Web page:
The Battle for Eastern Airlnes

ATN_Pilot

Socialist Pig Member
#24
Didn't they go out of business pretty quickly?

Edit: never mind, I was thinking of the helicopter shuttle in Manhattan
No, you’re correct. He bankrupted it with rapidity and had to sell it off to USAir in 1991 for about a third what he paid for it, all paid for with debt relief because he was in debt up to his eyeballs.
 

OneNineHundy

Well-Known Member
#26
Just bought Hard Landing on kindle......unfortunately I accidentally bought it on my wife's amazon and had to deliver it to her device. But thanks for the rec ATN
Would you mind linking hard landing on kindle for me please. I can't find it for some reason.

Cheers
 
F

Flying Saluki

Guest
#30
He was certainly no picnic, but Eastern's problems didn't begin with Frank Lorenzo. Both the video and Hard Landing make that point repeatedly. But I think the argument could be made that he kept Continental alive long enough for Gordon Bethune to take over and save it. Read From Worst to First if you want to learn the story of the Continental turnaround.
 

Richman

Well-Known Member
#31
He was certainly no picnic, but Eastern's problems didn't begin with Frank Lorenzo. Both the video and Hard Landing make that point repeatedly. But I think the argument could be made that he kept Continental alive long enough for Gordon Bethune to take over and save it. Read From Worst to First if you want to learn the story of the Continental turnaround.
It's easy to make a success when you start from the bottom. Continental was laid wasted afterwards and had all of their contracts abrogated.

Anything was an improvement at that point.
 

ATN_Pilot

Socialist Pig Member
#33
He was certainly no picnic, but Eastern's problems didn't begin with Frank Lorenzo. Both the video and Hard Landing make that point repeatedly. But I think the argument could be made that he kept Continental alive long enough for Gordon Bethune to take over and save it. Read From Worst to First if you want to learn the story of the Continental turnaround.
Yes, Eastern had plenty of problems before Lorenzo, including Boreman himself. But Eastern was saveable until Lorenzo got ahold of it. Once he started his hatchet job, Eastern was finished.
 

MikeD

Administrator
Staff member
#34
It's easy to make a success when you start from the bottom. Continental was laid wasted afterwards and had all of their contracts abrogated.

Anything was an improvement at that point.
Success for the scabs, I suppose, who were later forgiven and re-admitted to the union.
.
 

ERfly

Well-Known Member
#36
Two more interesting docs:


Tailspin was great! If you want an amazing book on how Braniff bit it, I highly recommend Splash of Color (you can find it used on Amazon). When you watch the video and you see Howard Putnam's press conference the day they shut down, the play it out in the book from Howard's perspective and from the employee's perspective. Got my heart racing.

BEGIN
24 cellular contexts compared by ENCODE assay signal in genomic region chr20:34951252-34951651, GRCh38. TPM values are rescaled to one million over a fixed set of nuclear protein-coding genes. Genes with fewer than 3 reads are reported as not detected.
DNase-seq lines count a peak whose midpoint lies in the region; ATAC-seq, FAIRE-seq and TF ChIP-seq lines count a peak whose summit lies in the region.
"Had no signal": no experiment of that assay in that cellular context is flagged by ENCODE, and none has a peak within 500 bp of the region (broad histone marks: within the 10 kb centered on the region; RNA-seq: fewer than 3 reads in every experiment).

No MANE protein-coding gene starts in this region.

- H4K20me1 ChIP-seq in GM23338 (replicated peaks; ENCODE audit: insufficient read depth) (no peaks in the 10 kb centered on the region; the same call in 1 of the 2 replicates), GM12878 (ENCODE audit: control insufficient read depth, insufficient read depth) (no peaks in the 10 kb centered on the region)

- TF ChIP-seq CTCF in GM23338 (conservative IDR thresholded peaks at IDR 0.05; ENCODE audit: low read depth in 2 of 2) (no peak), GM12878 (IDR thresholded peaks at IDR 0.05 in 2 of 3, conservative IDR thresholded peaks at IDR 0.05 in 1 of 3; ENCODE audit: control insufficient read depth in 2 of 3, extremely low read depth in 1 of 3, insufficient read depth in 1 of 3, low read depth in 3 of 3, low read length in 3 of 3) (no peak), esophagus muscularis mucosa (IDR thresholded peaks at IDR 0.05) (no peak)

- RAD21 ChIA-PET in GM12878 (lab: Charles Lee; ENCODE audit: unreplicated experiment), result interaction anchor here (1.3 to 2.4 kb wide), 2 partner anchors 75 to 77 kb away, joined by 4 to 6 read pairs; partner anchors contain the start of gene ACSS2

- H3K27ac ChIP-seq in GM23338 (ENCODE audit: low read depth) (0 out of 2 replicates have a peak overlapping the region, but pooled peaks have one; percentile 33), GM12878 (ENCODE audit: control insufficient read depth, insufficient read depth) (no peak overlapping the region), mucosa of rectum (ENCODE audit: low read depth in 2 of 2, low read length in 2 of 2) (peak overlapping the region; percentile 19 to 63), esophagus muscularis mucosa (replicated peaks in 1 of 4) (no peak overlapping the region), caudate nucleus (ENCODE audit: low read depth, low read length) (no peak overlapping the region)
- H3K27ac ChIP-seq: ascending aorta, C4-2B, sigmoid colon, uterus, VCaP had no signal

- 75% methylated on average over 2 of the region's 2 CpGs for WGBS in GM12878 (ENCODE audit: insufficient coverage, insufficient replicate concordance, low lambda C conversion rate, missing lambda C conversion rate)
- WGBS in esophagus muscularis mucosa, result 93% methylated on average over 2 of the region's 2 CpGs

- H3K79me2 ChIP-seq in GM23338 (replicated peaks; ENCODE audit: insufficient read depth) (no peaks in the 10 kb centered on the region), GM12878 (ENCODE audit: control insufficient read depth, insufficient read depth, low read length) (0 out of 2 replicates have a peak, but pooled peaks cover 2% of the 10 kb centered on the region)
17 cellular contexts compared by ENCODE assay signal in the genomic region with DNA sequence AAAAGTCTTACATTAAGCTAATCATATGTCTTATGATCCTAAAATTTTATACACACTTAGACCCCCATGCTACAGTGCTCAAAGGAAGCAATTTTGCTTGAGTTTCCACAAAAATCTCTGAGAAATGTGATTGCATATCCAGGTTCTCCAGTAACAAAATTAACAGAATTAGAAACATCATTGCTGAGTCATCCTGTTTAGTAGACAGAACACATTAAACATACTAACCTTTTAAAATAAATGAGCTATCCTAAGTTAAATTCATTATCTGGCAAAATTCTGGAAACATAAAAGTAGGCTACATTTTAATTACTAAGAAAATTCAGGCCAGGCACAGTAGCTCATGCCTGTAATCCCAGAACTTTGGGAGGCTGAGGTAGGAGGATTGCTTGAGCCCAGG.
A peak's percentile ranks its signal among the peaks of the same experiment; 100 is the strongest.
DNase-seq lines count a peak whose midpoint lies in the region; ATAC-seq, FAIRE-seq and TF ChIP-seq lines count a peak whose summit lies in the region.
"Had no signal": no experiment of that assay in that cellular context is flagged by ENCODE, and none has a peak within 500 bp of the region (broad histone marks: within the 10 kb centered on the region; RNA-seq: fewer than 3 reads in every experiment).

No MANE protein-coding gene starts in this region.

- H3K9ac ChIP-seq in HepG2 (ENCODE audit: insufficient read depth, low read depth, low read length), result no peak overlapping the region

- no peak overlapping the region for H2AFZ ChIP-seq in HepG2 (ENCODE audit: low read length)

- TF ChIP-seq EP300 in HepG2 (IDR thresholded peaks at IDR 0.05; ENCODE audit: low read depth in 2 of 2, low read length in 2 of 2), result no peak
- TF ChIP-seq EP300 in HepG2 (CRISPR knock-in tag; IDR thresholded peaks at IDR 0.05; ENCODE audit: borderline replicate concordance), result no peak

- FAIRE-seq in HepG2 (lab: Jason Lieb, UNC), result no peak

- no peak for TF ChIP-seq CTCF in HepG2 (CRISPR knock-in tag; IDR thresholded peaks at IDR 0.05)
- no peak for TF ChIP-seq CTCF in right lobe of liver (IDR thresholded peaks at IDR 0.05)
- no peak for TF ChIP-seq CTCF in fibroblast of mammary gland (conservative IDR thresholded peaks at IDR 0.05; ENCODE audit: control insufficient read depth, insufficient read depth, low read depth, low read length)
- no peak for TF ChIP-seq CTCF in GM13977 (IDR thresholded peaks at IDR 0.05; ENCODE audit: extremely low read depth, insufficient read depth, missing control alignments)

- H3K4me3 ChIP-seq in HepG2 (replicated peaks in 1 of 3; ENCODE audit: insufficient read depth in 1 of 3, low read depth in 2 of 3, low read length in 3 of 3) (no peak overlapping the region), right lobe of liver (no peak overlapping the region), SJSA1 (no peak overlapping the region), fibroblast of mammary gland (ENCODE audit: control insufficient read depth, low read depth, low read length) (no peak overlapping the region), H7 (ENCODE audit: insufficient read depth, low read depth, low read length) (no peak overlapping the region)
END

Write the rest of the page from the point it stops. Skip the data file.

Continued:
I'm reading "When KIWIs Flew", written by the guy that start KIWI International Air Lines. He talks about the end of Eastern and how he used that resolve and anger from the pilots to get KIWI up and running. So far, so good!
 
F

Flying Saluki

Guest
#37
"Forgiven" is really the wrong word. "Allowed membership for legal and organizing reasons" is about as far as I'd go. Nobody has forgiven what they did.
It’s not like the union didn’t walk the line. They did. But the strike was ineffective because Continental had lined up replacements. I get walking the line when it’s accomplishing something like United ‘85. But why fall on the sword for nothing?
 

DE727UPS

Well-Known Member
#38
I don't think they "fell on their sword for nothing". UPS hired quite a few guys who struck at CO. I knew one of them very well. To scab, under any circumstances, is simply unforgivable. If they made it easy for CO it would have been really bad for the union. Plus, if they walk at least they could get hired elsewhere honorably. You scab, then CO goes down, you'll have a very sorry rest of your career.
 

ATN_Pilot

Socialist Pig Member
#39
It’s not like the union didn’t walk the line. They did. But the strike was ineffective because Continental had lined up replacements. I get walking the line when it’s accomplishing something like United ‘85. But why fall on the sword for nothing?
It’s difficuit for people to understand today, but you have to picture it as a war against Lorenzo and what he was doing to the industry. It wasn’t just a typical contract fight. This man was pure evil. People didn’t care if they died fighting, because it was worth the fight. And they did ultimately win. Lorenzo was finally banned forever from owning or operating an airline in this country. A lot of pilots, machinists, flights attendants, and other workers and their families suffered to make it happen, but they finally beat him after a long ugly decade. Don’t underestimate what that meant.
 

///AMG

Well-Known Member
#40
I'll say I didn't totally get the scab hate as an outsider initially. But after watching videos like this:

.......it doesn't take too much of an imagination to understand why the unionized employees went to war.......or why they would have never forgiven those who crossed picket lines and stood against them. In the first 2 minutes of the video, he not only introduces fear tactics, but also blatantly tries to turn the pilot/FA crowd against the IAM/machinists. Unbelievable. I love how the "host" makes himself out to be some neutral party that isn't entirely involved in the propaganda. S*** like this would have made my blood boil if I had been in the shoes of Eastern employees.
 
Top